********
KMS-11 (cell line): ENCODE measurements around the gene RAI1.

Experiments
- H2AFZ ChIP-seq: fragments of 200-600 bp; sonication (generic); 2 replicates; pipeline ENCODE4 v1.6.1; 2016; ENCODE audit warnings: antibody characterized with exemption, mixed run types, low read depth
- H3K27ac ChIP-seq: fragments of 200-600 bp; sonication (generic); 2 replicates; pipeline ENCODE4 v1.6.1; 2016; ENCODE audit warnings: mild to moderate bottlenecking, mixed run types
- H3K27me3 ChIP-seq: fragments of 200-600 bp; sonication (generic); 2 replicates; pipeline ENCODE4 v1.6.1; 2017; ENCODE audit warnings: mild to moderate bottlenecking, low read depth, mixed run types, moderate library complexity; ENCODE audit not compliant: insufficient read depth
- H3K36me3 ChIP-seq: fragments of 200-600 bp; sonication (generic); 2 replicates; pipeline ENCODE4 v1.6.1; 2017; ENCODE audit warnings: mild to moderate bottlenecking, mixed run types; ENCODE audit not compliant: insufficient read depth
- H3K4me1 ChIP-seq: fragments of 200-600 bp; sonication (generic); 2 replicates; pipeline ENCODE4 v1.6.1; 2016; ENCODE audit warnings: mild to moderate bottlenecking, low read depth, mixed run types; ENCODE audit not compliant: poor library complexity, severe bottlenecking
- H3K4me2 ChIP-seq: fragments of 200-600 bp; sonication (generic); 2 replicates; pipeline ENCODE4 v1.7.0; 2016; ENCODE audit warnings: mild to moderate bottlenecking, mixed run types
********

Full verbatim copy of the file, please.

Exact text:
KMS-11 (cell line): ENCODE measurements around the gene RAI1.

Experiments
- H2AFZ ChIP-seq: fragments of 200-600 bp; sonication (generic); 2 replicates; pipeline ENCODE4 v1.6.1; 2016; ENCODE audit warnings: antibody characterized with exemption, mixed run types, low read depth
- H3K27ac ChIP-seq: fragments of 200-600 bp; sonication (generic); 2 replicates; pipeline ENCODE4 v1.6.1; 2016; ENCODE audit warnings: mild to moderate bottlenecking, mixed run types
- H3K27me3 ChIP-seq: fragments of 200-600 bp; sonication (generic); 2 replicates; pipeline ENCODE4 v1.6.1; 2017; ENCODE audit warnings: mild to moderate bottlenecking, low read depth, mixed run types, moderate library complexity; ENCODE audit not compliant: insufficient read depth
- H3K36me3 ChIP-seq: fragments of 200-600 bp; sonication (generic); 2 replicates; pipeline ENCODE4 v1.6.1; 2017; ENCODE audit warnings: mild to moderate bottlenecking, mixed run types; ENCODE audit not compliant: insufficient read depth
- H3K4me1 ChIP-seq: fragments of 200-600 bp; sonication (generic); 2 replicates; pipeline ENCODE4 v1.6.1; 2016; ENCODE audit warnings: mild to moderate bottlenecking, low read depth, mixed run types; ENCODE audit not compliant: poor library complexity, severe bottlenecking
- H3K4me2 ChIP-seq: fragments of 200-600 bp; sonication (generic); 2 replicates; pipeline ENCODE4 v1.7.0; 2016; ENCODE audit warnings: mild to moderate bottlenecking, mixed run types